H/T The Daily Caller.
If you get SNAP or any other government help you need to be drug free.
Unfortunately Joe Pee Pads Biden’s pick for the head of the USDA does not want welfare or SNAP recipients to be drug tested.
- President-elect Joe Biden’s choice to head the Department of Agriculture Tom Vilsack has opposed drug testing requirements for potential Supplemental Nutrition Assistance Program (SNAP) recipients.
- “Folks, we have to…call these people on this notion. We have to say, ‘Don’t tell us this is how to show compassion,’” Vilsack said in 2016 during a speech in which he castigated Republicans for favoring drug testing requirements.
- Former Wisconsin Gov. Scott Walker sued Vilsack over the USDA’s stance against SNAP drug testing requirements, but lost after the judge ruled his state’s rule hadn’t been in effect for long enough.
President-elect Joe Biden’s choice to head the Department of Agriculture has been a staunch opponent of drug testing for government food program recipients.
Tom Vilsack, who served as secretary of the Department of Agriculture (USDA) for the entirety of former President Barack Obama’s presidency, strongly opposed a requirement that would’ve forced Americans to take a drug test in order to qualify for the Supplemental Nutrition Assistance Program (SNAP). President-elect Joe Biden announced Wednesday that he would nominate Vilsack to lead USDA again.
“I for one am tired of the conversation in this country that seems to divide those that struggle from those who have succeeded,” Vilsack said at the 2016 National Anti-Hunger Policy Conference, according to Agri-Pulse Communications. “We are a healthier, stronger, better nation, a more compassionate nation, because we have programs like SNAP.”
Vilsack specifically addressed Republicans’ arguments to implement drug testing: “The stated reason is that ‘we’re compassionate, we want to help.’ Really? That’s the reason? Because if that were the reason, Congress would be appropriating right now additional resources to deal with the tremendous gap in services for mental health and substance abuse.
“Folks, we have to…call these people on this notion. We have to say, ‘Don’t tell us this is how to show compassion,’” he continued, according to Agri-Pulse. (
In 2015, the Republican-controlled Wisconsin state legislature passed legislation, which former Republican Gov. Scott Walker signed, that imposed a drug screening and testing requirement on prospective SNAP recipients, The Washington Post reported. If a person failed the test, they’d be required to attend addiction treatment, according to the law.
The USDA then notified Wisconsin that states are prohibited from imposing additional eligibility conditions on people who applied for SNAP benefits, according to a June 2015 email from a USDA official to the Wisconsin Department of Health Services. The USDA sent a similar letter in 2014 to the Georgia Department of Human Services whose legislature had passed a law similar to the one passed in Wisconsin.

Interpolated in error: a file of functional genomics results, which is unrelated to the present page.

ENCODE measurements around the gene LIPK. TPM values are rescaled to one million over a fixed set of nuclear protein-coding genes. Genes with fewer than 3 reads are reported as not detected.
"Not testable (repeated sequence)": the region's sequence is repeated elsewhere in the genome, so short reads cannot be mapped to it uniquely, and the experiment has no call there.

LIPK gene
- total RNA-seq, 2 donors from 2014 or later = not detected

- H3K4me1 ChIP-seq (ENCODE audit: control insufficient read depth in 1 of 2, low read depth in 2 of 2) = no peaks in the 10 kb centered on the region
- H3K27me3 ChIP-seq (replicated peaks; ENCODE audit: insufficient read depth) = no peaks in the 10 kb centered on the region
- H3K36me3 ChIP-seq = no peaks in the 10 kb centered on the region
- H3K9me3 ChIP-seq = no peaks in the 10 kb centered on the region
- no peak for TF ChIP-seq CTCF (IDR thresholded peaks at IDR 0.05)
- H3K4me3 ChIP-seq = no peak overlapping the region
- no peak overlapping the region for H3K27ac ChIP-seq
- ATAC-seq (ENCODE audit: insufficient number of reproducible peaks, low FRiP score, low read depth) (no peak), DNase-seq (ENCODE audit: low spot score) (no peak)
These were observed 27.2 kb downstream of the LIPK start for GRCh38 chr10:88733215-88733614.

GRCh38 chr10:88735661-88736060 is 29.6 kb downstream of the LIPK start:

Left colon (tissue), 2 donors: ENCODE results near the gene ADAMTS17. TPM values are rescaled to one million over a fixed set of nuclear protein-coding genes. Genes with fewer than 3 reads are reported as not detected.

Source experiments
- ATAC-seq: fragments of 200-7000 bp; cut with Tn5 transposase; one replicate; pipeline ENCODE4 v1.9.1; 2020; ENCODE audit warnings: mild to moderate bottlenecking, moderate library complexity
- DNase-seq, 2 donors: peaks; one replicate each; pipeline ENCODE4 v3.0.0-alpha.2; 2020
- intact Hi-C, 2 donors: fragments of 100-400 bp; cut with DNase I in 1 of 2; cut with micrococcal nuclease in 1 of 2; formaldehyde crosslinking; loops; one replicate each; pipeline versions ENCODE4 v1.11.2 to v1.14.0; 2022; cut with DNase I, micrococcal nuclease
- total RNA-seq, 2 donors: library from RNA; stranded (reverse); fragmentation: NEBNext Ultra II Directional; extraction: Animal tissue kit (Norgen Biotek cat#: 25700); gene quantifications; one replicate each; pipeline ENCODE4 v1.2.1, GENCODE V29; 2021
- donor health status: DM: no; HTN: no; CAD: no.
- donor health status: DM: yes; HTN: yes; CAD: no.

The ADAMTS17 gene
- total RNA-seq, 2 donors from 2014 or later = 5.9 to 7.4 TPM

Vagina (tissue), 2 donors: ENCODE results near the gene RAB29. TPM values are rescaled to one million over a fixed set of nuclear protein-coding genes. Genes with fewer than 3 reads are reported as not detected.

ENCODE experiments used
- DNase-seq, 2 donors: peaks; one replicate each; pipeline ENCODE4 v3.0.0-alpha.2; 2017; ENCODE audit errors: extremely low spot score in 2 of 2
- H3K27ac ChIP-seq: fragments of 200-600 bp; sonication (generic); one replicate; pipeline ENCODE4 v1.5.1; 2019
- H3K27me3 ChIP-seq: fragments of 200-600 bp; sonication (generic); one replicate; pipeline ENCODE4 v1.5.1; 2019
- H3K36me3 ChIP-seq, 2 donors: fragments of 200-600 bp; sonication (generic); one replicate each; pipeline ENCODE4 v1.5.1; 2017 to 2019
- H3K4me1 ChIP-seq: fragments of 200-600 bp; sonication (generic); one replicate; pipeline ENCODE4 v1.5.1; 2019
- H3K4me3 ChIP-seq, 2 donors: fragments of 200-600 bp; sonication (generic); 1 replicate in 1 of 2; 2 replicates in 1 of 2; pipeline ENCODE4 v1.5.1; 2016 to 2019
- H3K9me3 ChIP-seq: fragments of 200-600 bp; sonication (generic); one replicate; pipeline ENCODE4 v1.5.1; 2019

In total, 12 governors, all Republican, attempted to create a drug testing provision for SNAP recipients, according to The Capital Times.
In July 2015, Wisconsin filed a federal lawsuit against Vilsack and other USDA officials arguing the SNAP drug testing requirement was lawful since federal law allowed states to conduct such testing to “welfare recipients,” the lawsuit said. Under the law, SNAP recipients would be classified as “welfare recipients.”
“Gov. Walker hasn’t read the law,” Vilsack told The Huffington Post. “It’s always a good idea before you start litigation to understand what the law is.”
“There is a clear distinction in the law between welfare recipients and public benefit recipients, and the distinction is important as it relates to the ability to drug test or provide additional burdens,” Vilsack continued.
Former U.S. District Judge Charles N. Clevert Jr. ultimately dismissed the lawsuit ruling in favor of Vilsack in September 2016. Clevert said Wisconsin sued too early since it hadn’t implemented the requirements yet.
In December 2017, Walker approved the rule change again in another attempt to make Wisconsin the first state to implement drug testing for SNAP beneficiaries, The Chicago Tribune reported. The former governor argued drug testing would ensure the state’s workers weren’t dependent on drugs, according to The Wisconsin State Journal.
“Employers have jobs available, but they need skilled workers who can pass a drug test,” Walker said in a statement after finalizing the rule, The State Journal reported. “This rule change means people battling substance use disorders will be able to get the help they need to get healthy, and get back into the workforce.”
USDA Secretary Sonny Perdue immediately signaled support after Walker approved the rule in a reversal from Vilsack who he replaced after President Donald Trump became president.
“SNAP was created to provide people with the help they need to feed themselves and their families, but it was not intended to be a permanent lifestyle,” Perdue said in a statement.
“We want to provide the nutrition people need, but we also want to help them transition from government programs, back to work, and into lives of independence,” he said.
The agency promised it would allow for states to have more leeway and self-sufficiency when it came to administering SNAP, according to the statement.
The Biden transition team did not immediately respond to a request for comment.